Let’s say your metal band is playing a headlining club gig. At the end of the night, the promoter hands you an envelope containing $200. Is that a fair share?
Or say you’re a R&B singer with a CD released by an independent record company. Your label sends you quarterly royalty checks, but how do you know if the amount is correct?
Or imagine you’re the composer & lyricist of a popular country song that gets played on an on-demand streaming service. You get regular checks from your performing rights organization (PRO) for this use, but how do you know if the rate you’re getting is fair compared to what other songwriters get for plays of their songs?
These three scenarios all highlight the importance of transparency in today’s music business. This is a word that gets thrown around a lot by various parties, but what does it actually mean?
To us, transparency means that artists have a full understanding of the business and technological structures in which they participate. But that’s not even the whole picture. The entire industry—from artist to fan to music service—would benefit from greater transparency in rights management (who owns what and what uses are allowed), as well as transparency in how deals are constructed. Otherwise, we run the risk of not only perpetuating legacy problems, but also missing new opportunities.
There are ways to build more transparency into music business transactions. To take our earlier example, many venues and promoters now deliver a “wrap sheet” with payment at the end of the night, breaking down the show attendance, itemized costs, and spelling out how everything is calculated so artists can understand how much money they walk away with and why. Similarly, the best labels include detailed data with their checks for physical sales, breaking down the per-unit costs and splits, so you can understand precisely how the accounting works.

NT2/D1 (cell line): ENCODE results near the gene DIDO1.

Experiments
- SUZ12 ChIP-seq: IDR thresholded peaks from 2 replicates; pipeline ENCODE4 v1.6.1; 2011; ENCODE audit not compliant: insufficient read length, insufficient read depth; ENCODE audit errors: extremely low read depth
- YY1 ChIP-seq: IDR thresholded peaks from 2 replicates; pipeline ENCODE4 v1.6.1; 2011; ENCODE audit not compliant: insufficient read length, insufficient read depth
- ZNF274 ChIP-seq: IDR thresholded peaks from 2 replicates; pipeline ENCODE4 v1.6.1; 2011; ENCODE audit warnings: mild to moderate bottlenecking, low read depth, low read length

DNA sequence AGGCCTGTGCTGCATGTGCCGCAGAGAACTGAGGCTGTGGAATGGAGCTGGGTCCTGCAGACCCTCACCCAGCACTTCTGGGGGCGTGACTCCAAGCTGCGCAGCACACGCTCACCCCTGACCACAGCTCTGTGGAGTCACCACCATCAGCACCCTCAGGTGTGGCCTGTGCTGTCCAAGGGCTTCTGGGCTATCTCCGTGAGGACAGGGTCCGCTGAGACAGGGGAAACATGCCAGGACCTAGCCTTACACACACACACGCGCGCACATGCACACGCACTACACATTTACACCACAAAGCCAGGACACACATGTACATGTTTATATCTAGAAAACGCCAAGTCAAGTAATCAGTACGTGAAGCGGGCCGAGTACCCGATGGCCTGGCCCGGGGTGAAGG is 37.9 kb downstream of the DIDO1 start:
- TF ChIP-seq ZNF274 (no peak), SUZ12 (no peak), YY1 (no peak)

The Internet has made music a truly global phenomenon. While this has opened up new avenues for artists to be heard in places that would have previously been unreachable except for the biggest stars, it has also created challenges in the collection and distribution of royalties. In the United States, we have a well-established music business with a great many laws to govern it. Yet there are still frustrations. Many are the direct result of a lack of transparency in how artists are compensated, how revenue shares are allocated and what information is necessary to pay artists accurately and in a timely fashion.
Now, it’s important to understand that transparency alone isn’t a guarantee of fair treatment: just because the terms of a deal are transparent doesn’t make them equitable or favorable. A concert promoter or record label could be giving you a crummy deal, and just because they spell this out in a wrap sheet or royalty statement doesn’t make it okay. But transparency is a baseline necessity for artists’ rights, because without transparency, we won’t know what to fight for—individually or collectively.
In this series of posts, we will examine transparency in three specific areas:
1. structural transparency: how different services function and how they compensate artists
2. rates and revenue transparency: how money is split, who gets paid what and why
3. repertoire transparency: readily available ownership information to facilitate more efficient licensing and accuracy in payment
This is a pretty huge topic, especially when you consider that there are two copyrights in music: the underlying composition (think notes on paper and lyrics) and sound recordings (think performances captured to tape or hard drive). Compositions (or musical works) belong to songwriters and publishers; sound recordings are typically owned by labels, but sometimes belong to artists.
The next post in this series will focus on how a lack of transparency in publishing impacts songwriters. We’ll zoom in on songwriter performance royalties, as this issue is currently a hot topic. The important thing here is that any future dealings between publishers and services are structured so that ALL songwriters are paid what they’re owed in a fair, timely, accurate and efficient manner, and lawful services can deliver more amazing music to your ears. Transparency is key to making the entire system work.
Typewriter image via Shutterstock